Ray Dalio doesn't think he's a "policy failure", as some leftists have alleged. But he does think Bridgewater Associates made a mistake when it accepted a $22 million tax subsidy from the state of Connecticut.
The billionaire investor continued his media barnstorming on Monday with a morning interview on CNBC, where he sparred with host Joe Kernen over the nature of the reforms that Dalio is recommending. After standing by his argument that the system of American capitalism is in dire need of reform, co-host Andrew Ross Sorkin asked Dalio how he squares some of his proposals with the fact that Bridgewater has taken tax handouts.
When asked if the tax incentive was "a mistake", Dalio clarified that he felt it was a mistake for Bridgewater to accept the incentive - not for the state to offer it.
"I think it was a mistake because everybody pays too much attention to that because people pay too much attention to those types of things, and not enough attention to what it means to pull together to do things right."
"The spirit of the people at Bridgewater is this is our home, this is our community, we don't want to move."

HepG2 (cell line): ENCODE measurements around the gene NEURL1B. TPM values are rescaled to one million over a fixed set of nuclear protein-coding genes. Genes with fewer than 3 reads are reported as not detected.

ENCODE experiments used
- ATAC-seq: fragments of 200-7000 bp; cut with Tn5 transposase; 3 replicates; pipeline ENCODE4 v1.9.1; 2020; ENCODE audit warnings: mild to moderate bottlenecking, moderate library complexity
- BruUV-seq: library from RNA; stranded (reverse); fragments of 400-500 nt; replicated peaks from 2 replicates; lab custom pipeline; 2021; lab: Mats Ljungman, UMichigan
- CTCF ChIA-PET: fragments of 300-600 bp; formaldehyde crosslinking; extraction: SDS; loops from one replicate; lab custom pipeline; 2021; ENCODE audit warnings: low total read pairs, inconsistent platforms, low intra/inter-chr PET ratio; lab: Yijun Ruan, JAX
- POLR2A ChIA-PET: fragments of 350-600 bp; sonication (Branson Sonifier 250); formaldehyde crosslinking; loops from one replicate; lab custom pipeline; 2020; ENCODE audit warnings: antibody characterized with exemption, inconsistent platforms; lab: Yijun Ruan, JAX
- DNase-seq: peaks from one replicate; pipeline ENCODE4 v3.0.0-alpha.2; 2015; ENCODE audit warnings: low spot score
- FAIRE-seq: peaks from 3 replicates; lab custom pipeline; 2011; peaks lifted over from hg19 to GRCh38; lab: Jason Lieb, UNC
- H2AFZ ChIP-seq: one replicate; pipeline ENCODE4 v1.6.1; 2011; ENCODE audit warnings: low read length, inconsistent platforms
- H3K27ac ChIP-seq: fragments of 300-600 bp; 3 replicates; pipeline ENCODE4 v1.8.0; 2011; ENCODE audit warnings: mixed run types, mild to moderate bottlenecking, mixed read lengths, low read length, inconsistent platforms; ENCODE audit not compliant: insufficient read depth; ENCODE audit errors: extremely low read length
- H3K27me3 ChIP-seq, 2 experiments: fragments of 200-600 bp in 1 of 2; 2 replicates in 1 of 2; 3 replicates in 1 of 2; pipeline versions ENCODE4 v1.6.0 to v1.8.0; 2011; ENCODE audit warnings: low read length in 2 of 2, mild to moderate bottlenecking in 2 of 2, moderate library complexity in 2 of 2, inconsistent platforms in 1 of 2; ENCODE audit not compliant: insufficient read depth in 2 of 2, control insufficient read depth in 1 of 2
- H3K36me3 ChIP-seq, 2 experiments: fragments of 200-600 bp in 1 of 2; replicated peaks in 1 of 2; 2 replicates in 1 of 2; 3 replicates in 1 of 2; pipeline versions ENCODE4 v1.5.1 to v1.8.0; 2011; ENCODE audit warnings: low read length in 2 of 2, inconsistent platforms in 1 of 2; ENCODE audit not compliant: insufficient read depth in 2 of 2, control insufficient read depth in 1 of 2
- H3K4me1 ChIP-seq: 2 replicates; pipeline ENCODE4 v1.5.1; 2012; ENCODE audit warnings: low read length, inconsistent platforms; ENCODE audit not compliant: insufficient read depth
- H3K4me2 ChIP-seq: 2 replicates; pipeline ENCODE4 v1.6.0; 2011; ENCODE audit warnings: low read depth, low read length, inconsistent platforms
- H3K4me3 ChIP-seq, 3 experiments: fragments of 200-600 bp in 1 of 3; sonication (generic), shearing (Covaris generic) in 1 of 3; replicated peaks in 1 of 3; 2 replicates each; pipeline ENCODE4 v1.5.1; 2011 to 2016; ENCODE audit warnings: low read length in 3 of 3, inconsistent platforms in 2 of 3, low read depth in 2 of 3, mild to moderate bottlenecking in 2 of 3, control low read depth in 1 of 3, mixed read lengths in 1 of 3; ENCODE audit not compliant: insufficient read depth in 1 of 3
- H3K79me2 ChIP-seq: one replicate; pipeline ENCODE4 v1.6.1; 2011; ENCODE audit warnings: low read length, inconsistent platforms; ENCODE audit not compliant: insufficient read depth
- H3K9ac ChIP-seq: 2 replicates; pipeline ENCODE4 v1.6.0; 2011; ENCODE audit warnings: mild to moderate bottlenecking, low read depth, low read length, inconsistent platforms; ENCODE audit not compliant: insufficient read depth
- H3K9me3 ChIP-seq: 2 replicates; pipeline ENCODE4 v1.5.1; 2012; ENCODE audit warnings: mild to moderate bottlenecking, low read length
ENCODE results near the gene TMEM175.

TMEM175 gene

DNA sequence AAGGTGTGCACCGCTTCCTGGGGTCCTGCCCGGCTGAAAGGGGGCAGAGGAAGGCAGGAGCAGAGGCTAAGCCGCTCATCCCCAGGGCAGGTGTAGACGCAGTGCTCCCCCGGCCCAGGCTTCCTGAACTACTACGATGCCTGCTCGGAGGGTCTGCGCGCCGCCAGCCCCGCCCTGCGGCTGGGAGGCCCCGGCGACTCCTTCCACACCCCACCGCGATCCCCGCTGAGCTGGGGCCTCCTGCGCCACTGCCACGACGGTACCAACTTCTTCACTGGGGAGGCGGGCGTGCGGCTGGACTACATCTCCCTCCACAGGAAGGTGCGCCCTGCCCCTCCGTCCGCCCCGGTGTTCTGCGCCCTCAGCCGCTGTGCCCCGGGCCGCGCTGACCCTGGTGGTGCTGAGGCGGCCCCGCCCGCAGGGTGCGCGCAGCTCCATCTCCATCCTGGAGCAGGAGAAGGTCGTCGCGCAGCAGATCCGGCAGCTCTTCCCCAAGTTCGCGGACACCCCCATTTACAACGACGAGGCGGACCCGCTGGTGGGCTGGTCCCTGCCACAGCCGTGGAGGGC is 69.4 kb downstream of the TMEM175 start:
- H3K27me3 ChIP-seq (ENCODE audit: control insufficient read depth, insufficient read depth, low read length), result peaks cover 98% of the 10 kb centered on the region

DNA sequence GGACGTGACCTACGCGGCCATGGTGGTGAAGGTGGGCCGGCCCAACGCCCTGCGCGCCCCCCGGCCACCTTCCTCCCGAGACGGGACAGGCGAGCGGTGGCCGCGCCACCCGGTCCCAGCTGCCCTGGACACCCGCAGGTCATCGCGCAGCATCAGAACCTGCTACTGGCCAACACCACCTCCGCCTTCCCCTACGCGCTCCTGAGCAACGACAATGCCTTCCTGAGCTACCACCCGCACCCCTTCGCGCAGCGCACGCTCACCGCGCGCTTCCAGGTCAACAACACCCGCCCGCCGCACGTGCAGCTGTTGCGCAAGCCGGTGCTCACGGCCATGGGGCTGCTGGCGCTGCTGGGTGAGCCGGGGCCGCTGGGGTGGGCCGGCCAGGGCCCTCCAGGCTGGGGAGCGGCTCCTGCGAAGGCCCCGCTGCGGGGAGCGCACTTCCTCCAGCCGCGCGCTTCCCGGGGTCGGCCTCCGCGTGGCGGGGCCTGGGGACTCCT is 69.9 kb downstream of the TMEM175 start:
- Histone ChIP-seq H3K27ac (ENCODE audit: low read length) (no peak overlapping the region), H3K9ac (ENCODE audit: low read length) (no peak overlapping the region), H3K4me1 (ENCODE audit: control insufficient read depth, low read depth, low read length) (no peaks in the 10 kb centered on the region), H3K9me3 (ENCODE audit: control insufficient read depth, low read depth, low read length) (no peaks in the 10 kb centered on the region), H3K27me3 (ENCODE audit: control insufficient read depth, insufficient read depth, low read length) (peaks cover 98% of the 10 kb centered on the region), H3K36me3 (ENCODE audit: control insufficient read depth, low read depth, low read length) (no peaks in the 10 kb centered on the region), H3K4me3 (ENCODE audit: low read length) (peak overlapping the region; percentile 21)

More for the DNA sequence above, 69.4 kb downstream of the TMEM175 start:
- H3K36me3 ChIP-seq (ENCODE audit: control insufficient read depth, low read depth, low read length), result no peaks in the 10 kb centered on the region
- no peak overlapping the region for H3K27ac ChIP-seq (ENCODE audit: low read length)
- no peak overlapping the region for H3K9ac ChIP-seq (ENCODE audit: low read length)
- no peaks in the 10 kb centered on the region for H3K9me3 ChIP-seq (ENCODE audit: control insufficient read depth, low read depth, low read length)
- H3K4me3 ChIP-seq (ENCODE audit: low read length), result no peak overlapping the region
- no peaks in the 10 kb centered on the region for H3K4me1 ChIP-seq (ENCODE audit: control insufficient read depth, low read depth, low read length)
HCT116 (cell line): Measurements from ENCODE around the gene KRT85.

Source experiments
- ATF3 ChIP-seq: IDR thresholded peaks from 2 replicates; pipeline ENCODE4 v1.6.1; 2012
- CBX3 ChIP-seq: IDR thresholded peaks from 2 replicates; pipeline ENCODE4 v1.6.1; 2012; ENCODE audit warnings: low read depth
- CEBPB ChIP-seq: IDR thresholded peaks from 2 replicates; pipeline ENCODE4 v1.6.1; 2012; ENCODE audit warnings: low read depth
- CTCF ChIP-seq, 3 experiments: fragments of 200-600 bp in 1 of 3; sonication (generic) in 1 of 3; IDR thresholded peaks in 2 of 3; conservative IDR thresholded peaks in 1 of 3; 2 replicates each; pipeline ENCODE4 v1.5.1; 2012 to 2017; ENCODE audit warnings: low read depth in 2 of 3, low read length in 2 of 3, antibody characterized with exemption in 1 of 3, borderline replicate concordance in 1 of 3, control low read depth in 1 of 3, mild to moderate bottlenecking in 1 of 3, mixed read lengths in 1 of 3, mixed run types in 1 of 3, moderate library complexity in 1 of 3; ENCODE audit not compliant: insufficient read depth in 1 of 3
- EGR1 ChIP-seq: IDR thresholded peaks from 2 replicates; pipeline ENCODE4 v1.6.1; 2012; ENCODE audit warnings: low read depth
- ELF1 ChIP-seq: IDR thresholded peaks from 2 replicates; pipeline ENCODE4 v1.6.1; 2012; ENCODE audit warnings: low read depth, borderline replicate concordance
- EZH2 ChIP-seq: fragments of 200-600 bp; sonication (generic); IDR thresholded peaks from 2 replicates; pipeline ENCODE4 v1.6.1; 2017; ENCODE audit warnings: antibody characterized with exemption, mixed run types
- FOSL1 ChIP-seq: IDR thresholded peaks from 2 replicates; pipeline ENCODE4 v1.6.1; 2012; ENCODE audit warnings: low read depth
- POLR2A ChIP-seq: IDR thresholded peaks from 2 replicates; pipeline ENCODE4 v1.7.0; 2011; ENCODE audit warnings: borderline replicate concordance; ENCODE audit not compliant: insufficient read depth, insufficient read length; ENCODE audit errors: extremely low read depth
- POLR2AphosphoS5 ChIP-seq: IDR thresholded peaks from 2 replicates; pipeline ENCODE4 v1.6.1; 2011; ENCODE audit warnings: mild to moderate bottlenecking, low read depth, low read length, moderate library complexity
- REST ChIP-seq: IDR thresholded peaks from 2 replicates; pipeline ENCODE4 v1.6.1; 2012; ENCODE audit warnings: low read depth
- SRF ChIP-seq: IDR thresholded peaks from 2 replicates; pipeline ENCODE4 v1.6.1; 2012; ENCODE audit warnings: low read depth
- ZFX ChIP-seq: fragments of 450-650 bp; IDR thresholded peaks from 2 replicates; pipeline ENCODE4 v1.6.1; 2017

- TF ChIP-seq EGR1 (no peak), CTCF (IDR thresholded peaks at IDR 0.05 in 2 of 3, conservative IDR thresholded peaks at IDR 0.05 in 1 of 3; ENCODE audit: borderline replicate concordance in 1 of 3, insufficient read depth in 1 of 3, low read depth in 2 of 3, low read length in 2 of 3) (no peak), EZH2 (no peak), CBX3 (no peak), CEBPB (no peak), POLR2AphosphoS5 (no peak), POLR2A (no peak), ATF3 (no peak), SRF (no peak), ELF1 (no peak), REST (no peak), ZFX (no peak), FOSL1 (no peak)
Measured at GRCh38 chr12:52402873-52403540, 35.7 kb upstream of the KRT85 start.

"The important thing here is to pull together and to do this."
Asked if he agreed with a Democratic strategist's comment that 'every billionaire is a policy failure', Dalio replied: "No, no, no - that's so screwed up."
Continuing on, Dalio said he has personally witnessed the impact of the financial - and at times nutritional - starvation happening in Connecticut's school system. Asked whether his philanthropic giving should be taxed as well, Dalio artfully evaded giving a straight answer, replying instead that philanthropy and taxation serve different roles, before launching into a tangent about Connecticut's incarceration rate.
The billionaire investor, who was raised middle class as the son of a jazz musician and homemaker, said he is advocating reforms that he feels will help all Americans enjoy the same benefits he had growing up, including well-functioning schools. Following Dalio's appearance, Connecticut's recently elected Governor Ned Lamont appeared on the program to tout the philanthropy fueled program to try and improve Connecticut's poorest school districts. Though he did say that he'd be "open" to paying higher taxes.
Dalio recently donated $100 million to Connecticut schools, the biggest gift in the state's history, after publishing a two-part treatise last week called "Why and How Capitalism Needs to Be Reformed (Part 1)".
Watch a clip from the interview below: